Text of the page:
Since 1949 the Chinese Government has developed Modern Competitive Wushu as a competition sport. In the 1950’s wushu was introduced into the physical education curricula, and the Chinese Wushu Association was established in Beijing. Compulsory forms were created for competition, with required movements and required difficulty, much as today’s Olympic ice skating.
It is fascinating the way the politics of China has played a role in the spread of taijiquan. When China closed its doors to the outside world with the Cultural Revolution, many skilled taiji players chose to flee to Hong Kong or Taiwan, and from there began to spread taiji to the world, slowly but surely. Chen Manjing was especially influential in Taiwan and later the United States. Some of his key students include Benjamin Lo, T.T. Liang, and William C. C. Chen.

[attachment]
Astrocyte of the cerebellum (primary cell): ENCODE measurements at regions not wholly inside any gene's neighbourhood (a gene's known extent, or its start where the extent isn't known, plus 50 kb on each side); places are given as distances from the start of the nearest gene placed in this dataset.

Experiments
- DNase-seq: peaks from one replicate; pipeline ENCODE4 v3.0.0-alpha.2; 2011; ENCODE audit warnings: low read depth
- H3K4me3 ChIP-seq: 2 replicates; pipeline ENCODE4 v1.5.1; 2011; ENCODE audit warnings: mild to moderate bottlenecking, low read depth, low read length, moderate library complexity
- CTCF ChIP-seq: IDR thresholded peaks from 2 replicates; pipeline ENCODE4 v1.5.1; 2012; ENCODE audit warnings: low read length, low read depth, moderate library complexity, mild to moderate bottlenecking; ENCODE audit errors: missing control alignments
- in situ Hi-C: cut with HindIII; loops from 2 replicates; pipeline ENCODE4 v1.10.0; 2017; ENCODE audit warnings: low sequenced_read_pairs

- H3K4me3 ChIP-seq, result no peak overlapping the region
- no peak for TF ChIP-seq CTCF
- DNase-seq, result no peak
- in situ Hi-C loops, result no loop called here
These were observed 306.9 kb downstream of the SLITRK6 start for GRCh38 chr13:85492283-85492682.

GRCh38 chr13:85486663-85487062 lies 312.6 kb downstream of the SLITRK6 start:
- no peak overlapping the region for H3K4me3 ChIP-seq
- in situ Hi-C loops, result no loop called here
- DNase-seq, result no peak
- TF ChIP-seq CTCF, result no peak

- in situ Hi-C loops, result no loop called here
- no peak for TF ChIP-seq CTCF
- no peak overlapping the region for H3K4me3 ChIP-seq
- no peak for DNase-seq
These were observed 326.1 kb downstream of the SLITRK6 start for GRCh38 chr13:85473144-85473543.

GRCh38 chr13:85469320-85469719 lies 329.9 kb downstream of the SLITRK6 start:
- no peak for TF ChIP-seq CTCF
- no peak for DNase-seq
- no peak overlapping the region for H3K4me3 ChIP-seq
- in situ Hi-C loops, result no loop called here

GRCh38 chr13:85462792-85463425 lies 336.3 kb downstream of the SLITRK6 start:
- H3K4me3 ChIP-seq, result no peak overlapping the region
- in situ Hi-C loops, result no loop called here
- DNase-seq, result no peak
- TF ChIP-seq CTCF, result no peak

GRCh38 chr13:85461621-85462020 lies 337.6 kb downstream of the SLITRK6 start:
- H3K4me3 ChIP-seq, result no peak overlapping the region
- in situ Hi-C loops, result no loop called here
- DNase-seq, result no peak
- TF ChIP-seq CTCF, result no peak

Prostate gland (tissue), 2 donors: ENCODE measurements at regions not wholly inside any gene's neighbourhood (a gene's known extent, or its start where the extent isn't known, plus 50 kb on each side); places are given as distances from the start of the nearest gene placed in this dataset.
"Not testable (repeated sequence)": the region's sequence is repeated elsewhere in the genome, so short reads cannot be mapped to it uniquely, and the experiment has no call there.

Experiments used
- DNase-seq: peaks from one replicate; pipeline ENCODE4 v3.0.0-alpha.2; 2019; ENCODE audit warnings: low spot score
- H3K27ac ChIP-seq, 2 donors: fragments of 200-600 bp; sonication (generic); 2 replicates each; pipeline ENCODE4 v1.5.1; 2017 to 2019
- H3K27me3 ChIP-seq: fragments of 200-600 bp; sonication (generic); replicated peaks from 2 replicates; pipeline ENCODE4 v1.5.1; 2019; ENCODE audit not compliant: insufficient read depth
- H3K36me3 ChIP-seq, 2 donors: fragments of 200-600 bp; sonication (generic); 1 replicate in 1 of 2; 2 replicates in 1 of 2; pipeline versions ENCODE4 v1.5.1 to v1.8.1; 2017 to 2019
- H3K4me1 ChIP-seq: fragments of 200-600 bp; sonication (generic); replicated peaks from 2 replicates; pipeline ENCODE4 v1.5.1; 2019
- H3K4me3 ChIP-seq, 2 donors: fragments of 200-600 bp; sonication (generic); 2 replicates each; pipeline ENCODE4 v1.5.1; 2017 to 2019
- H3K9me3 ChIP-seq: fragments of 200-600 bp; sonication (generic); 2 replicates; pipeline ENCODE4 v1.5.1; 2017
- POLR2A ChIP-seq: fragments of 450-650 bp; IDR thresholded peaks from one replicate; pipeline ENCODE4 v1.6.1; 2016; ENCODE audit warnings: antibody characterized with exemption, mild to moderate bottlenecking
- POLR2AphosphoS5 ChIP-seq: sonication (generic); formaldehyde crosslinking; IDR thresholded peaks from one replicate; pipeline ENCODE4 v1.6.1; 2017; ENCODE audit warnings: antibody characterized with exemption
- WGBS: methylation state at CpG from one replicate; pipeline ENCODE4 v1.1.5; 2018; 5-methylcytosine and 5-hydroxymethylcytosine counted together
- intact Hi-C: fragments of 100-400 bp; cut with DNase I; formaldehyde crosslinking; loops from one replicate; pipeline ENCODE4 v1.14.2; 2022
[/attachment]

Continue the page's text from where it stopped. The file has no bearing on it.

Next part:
Prior to Chen Manjing, karate and judo were the primary Asian martial arts known to the world. But even then, no one outside China was aware of Chen Taijiquan until the Era of Reconstruction when China began opening its doors again. Then, with the introduction to the world of Modern Competitive Wushu from people like Shouyu Liang, Bow Sim Mark and Roger Tung, people were exposed to Chen Style.
The Japanese were especially inquisitive about Chen Style. Taijiquan is popular in Japan. In 1981 a Japanese taijiquan association, researching the origin of taijiquan, made a pilgrimage to Chen Village. This turned out to be a landmark event, as people from other villages flocked to Chen Village to see the Japanese! Plus, the event received extensive news coverage, and Chen village suddenly was known. Thus, people around China knew about traditional Chen taijiquan where before it was not as well-known as Yang Style. This opened the floodgates for people around the world to begin to visit and train in the birthplace of all taijiquan, and that pilgrimage continues to this day, with thousands of annual visitors.
Willow Moon Internal Arts